How the Xbox One will allegedly handle pre-owned game trade-ins
A new report, stemming from a "high-ranking UK industry source, has explained that the consumer won't actually be the one paying the £35 activation fee for a used Xbox One game. Instead, the retailer will be paying the fee, so you will only be forced to pay whatever the retailer is selling it for. Although you can bet that a £35 fee -- which Microsoft is said to still be deciding on -- can result in some pretty pricey used games.
In essence, Microsoft will control the cost of used games because of this fee. If the activation fee -- which will go to both the publisher and Microsoft -- is too high, the retailer won't be able to offer the game for much cheaper. It's unclear if the fee will increase or decrease depending on time, but you can bet that pre-owned games will be a tad bit more expensive then they are now.
Sony's plans for pre-owned games have not fully been explained either, but the source doubts we'll see something similar on the PS4.
Coming out of Microsoft's Xbox One reveal this week, there's one very big question on gamer's minds: will it support pre-owned game trade-ins? We've heard mixed reports on the issue, Microsoft has attempted to make the point clear that the Xbox One will support pre-owned game trade-ins, in some fashion. Exactly how it will do so remains a mystery, however, as Microsoft has yet to actually explain its system. The lack of official word could be because the Microsoft has just this week begun to brief key retail partners on on the new system, and retail sources have now begun to shed light on how the new pre-owned market will work with the Xbox One.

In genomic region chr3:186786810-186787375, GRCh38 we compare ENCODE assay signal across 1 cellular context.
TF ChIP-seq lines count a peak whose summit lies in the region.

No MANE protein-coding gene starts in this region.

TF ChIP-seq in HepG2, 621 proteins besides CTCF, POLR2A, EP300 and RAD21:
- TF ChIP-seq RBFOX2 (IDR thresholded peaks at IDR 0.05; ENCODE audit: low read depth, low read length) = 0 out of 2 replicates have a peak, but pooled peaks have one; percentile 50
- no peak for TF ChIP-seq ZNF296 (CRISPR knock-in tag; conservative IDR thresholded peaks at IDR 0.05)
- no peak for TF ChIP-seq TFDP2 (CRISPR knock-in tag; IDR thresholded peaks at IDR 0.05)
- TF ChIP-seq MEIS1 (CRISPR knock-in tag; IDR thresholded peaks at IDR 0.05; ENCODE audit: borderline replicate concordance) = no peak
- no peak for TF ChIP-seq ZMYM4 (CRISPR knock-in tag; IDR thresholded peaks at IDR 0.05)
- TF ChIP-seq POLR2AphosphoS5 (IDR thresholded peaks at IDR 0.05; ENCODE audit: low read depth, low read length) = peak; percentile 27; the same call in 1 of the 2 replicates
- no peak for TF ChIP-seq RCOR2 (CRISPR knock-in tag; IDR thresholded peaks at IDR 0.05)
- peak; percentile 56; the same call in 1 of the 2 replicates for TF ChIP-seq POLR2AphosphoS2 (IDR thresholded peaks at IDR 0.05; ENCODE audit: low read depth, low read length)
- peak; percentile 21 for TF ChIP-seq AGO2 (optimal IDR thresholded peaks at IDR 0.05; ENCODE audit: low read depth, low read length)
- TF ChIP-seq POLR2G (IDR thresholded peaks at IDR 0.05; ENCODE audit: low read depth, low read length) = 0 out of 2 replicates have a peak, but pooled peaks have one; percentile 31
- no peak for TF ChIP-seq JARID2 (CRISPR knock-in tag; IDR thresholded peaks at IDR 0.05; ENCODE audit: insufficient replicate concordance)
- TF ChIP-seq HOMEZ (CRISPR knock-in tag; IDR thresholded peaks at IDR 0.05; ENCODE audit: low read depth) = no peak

MCV has been told that only retailers that have agreed to Microsoft's terms and conditions, and have integrated Microsoft's cloud-based pre-owned system, will be allowed to accept Xbox One trade-ins. Upon trade-in, the game will be wiped from your Xbox account and registered as traded in. As MCV notes, this could explain why your Xbox One has to "check in" to Microsoft's servers every 24 hours -- so that it knows your most recent game library.
The retailer can resell the game for whatever price it likes, but the game's publisher and even Microsoft now get a slice of the resell value. Another report, currently unconfirmed, suggests the retailer's slice will be as little as 10%, a cut that's more in line with what the retailer receives from the sale of a new game and significantly less than what the retailer would receive from selling a pre-owned game. This would effectively destroy the benefits of a pre-owned market for the retailer.
As for the consumer, the unconfirmed report suggests that the activation cost for buying pre-owned games will be £35. It's unclear if this would be in addition to what you buy the pre-owned game for, but current belief is that this is the only price you'd have to pay. This doesn't make much sense to me, though, seeing as how different games resell for different values.
"While there have been many potential scenarios discussed, today we have only confirmed that we designed Xbox One to enable our customers to trade in and resell games at retail," Microsoft's Larry Hryb explained earlier this week. "Beyond that, we have not confirmed any specific scenarios."
If the above scenario is indeed how the next Xbox One will function with the used games market, does this change your opinion on Microsoft's new console?